From wood left over from the house build, bolted to wall and floor, and flat and level.
Possibly making the top from three layers of 18 mm ply is overkill. Possibly not.
You know it’s been a good weekend when you have to clean the van out with a shovel.
Thanks to Joel, Wendy, Polly, Tommy, Thomas, Jodi, Will, Mike, Johanna, Walter, and Annabel. And thanks especially to Cliff and Mighty Mouse the tractor.
And as well as wood hauling, there was laying of dance floors, rigging of aerials trusses, breaking of masonry drills, weeding, marking out, crimping, general sheddery, tea, fish and chips, and company. Long weekends are hard work…
[EDIT – Now with pics!
Okay, as everyone seemed to a) get plenty of wood, and b) enjoy themselves, there’ll be another wood hauling day planned in for Sunday, the 12th of this month.
Now that we’ve got a system sorted, I think we can get even more wood out of the gulley. Cliff the builder will be bringing the world’s cutest tractor to save the van’s clutch. With plenty of people, we can be hauling out pretty continuously.
So, who’s keen? And any suggestions for how to improve the experience for all?
That was such an awesome weekend. Thanks and hugs to all involved.
Thanks to Thomas, Kim, Will, Joel, Yvette, Yvette’s mate, Jen, E, Mike, Jodi, Polly, Wendy, Tommy, Rhiannon & Sasha for coming and taking away some of our wood. I think we managed to fill three trailers, four cars, and two vans. Also, no injuries and the only breakages were two $10 ratchet straps, which can be resewn.
Van+rope+pulleys+wool sacks worked quite nicely, once we put down the planks over the steepest parts. Big steel bars (thanks again, keptinacan) and big wooden posts and ratchet straps worked despite the soft ground.
I don’t know if it’s a Kiwi thing or a Burner thing, but everyone seemed very good at making themselves useful, at finding a role in the collective effort and contributing their own skills, whether that’s swinging an axe or making cups of tea.
I should have taken before and after pics of the pile, coz we made a serious dent in it. There’s plenty more and people seem keen, so there will be another hauling day, possibly weekend after this one? How would sunday, the 5th work for people? Or should I ask when we’re not so sore?
We’re still on. Weather is a tad chilly, but the site is comfortably sheltered from the wind. You may wish to bring warm clothes for when you’re standing around drinking tea.
I think I’ve everything ready for hauling firewood on sunday. See you all at 10 am*. Please bring barrows, axes, possibly a chainsaw if you’ve got one, safety equipment and mugs for tea.
I’d been pfaffing about with sub-millimetre engineering for too long. It was time to get some inch thick bars of steel (thanks, keptinacan) and a sledge hammer:
OMFG we’ve got so much firewood. It’s seventy-year old pine and macrocarpa, you can’t buy wood like this. It burns beautifully, splits easily and we want to give it away for free.
This sunday, the 22nd, we’ll be up at the section in Brooklyn, trying to get rid of as much as we can. Come along and for a reasonable amount of manual labour, you’ll get lots and lots of wood. Some is split, some is sawn into chunks, some is still big rounds. We’ll haul whatever people want.
The wood is down a gulley, but I have a plan for hauling it out using wool sacks, ropes, pulleys and a big diesel engine. Last time, we used Cliff’s Holder tractor and it was pretty easy going. This time we’ll be using the van, and pulling the wood up to right by the car deck*.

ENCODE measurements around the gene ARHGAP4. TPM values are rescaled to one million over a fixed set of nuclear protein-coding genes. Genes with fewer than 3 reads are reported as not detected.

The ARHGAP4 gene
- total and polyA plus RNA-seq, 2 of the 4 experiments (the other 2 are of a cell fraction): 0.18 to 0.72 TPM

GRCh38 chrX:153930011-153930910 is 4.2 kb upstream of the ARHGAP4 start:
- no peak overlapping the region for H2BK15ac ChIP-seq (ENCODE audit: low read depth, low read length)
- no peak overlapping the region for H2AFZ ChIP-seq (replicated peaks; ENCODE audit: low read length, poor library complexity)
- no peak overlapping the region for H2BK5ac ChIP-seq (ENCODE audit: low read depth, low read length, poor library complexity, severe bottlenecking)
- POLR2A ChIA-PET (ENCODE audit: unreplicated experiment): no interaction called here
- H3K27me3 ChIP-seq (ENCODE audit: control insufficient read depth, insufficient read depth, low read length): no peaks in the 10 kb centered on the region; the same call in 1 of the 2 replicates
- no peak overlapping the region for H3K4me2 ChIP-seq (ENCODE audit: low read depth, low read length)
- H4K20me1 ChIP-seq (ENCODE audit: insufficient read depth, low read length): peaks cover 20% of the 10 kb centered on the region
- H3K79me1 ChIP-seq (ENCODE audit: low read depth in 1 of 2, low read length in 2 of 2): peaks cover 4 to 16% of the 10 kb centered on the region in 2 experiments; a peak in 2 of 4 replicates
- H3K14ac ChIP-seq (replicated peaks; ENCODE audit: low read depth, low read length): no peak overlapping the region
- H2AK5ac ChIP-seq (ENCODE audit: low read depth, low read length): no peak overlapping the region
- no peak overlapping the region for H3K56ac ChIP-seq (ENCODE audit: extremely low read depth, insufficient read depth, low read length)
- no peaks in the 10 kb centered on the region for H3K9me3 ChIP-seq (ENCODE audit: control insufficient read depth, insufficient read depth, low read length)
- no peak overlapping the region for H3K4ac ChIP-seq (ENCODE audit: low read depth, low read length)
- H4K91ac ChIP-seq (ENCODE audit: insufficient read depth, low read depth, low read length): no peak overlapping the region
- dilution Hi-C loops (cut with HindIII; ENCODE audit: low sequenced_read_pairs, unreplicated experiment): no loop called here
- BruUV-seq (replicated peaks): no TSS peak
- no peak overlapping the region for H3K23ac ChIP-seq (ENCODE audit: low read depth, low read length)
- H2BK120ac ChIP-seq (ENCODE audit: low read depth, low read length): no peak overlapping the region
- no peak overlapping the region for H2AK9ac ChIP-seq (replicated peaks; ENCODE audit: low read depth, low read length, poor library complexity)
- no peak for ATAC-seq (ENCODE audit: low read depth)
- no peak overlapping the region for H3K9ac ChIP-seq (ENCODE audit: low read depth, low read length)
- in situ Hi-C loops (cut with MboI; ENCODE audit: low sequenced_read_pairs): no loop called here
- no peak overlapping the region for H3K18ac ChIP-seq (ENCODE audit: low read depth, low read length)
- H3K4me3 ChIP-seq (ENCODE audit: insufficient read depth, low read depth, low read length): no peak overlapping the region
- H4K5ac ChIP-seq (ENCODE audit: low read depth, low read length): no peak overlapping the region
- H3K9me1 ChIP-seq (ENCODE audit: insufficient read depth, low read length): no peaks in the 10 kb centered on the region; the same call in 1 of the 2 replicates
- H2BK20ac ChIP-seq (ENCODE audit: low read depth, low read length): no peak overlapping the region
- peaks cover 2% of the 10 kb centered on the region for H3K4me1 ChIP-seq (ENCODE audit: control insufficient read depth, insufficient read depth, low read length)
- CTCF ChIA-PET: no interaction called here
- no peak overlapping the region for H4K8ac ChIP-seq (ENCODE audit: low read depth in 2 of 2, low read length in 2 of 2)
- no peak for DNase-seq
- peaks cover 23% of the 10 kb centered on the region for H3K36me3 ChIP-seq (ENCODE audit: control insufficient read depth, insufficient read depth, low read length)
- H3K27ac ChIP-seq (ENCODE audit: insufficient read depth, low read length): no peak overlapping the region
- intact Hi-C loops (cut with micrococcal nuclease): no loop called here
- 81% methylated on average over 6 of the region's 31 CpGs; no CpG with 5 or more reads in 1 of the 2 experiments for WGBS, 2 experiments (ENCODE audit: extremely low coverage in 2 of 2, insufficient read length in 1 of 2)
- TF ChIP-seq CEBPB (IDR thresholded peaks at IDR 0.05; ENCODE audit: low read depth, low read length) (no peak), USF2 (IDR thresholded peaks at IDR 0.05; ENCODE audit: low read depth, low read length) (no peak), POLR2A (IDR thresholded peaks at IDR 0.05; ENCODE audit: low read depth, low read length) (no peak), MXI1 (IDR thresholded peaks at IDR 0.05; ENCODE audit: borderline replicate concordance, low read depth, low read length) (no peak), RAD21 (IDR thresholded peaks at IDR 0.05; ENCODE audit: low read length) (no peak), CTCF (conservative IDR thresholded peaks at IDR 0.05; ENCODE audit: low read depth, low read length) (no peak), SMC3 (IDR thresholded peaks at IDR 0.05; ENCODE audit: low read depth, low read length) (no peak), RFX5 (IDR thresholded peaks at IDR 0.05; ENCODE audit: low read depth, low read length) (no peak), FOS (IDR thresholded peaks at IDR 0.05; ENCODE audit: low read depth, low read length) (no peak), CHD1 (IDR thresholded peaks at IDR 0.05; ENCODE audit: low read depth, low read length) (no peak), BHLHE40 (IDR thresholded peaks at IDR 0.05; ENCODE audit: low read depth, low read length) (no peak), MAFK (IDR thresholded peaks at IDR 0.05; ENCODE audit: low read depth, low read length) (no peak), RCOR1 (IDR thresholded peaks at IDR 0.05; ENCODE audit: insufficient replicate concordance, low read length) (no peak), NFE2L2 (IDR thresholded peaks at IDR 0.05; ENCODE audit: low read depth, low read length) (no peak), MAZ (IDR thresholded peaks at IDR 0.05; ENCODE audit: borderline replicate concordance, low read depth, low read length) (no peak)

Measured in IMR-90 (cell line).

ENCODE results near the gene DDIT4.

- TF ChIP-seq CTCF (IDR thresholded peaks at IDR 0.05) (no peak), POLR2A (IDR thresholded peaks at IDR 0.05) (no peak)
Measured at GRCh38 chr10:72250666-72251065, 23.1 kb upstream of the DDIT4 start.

All the hauling to be done by people is on the level, so wheel barrows can be used, from path direct to road.
So – who’s keen? Can you bring a barrow, an axe, a chainsaw or a wool bag? We have these, but more tools will get us more wood.
* – I hope this works, otherwise there may be scratching of heads. Coz carrying it out by hand is a bugger.
Anyway, pics from scrub cutting
The amount we’ve done at the section deserves a proper post. So instead, here’s a pic of a very tiny tatjna and a very large wood pile.
After three years, we’re finally starting on the house, though by “house” I mean section, and by “starting” I mean moving stuff so that we can start, at some point, in the future. But hey, progress!
With gratefully received assistance from Trevor and Daniel, I’ve been sorting out the wood in the gulley, and by “sorting out” I mean cutting into pieces that can be moved, then moving it as short a distance as I can get away with, coz ffs, wood is heavy when it’s in huge chunks. Yes, this gives me the excuse to wave a huge chainsaw around, and by “wave” I mean swear at whilst trying to start the bastard. Cliff’s big saw has a three foot bar and an 80cc engine, goes through a tank of two-stroke mix in twenty minutes, doesn’t idle, munches through bar oil, is far too loud, and far too smoky, but f’it, it cuts wood and that’s what it’s there for.
Yes, the pile of wood is above head-height. It’s seventy-year old macrocarpa and pine. Anyone want it? (Also, it is down a gulley and you can’t currently get in there with even a wheel-barrow.)
Cliff the Builder and Garth have finished off a retaining wall, and built another, so that we’ll have at least some flat land. Then they built a stand so that the huge posts and beams can be stored out of the way. Some of the pieces will weigh 300 kilos when they’re dry, so they’re heavier than that now, thus moving them has involved ropes, pulleys made on site with chainsaws, and Cliff’s Holder tractor, built 1950ish, “so ugly it’s cute”, and now on its third engine, from a Cortina. These are the little bits of wood:
And this week, there’ll be more of the same, with moving the really big bits of wood and getting ready to start hacking into the hill for the foundations.
And that’s about fifteen person-day’s work so far and we’re yet to break ground on the house. Holy crap, this is a lot of work…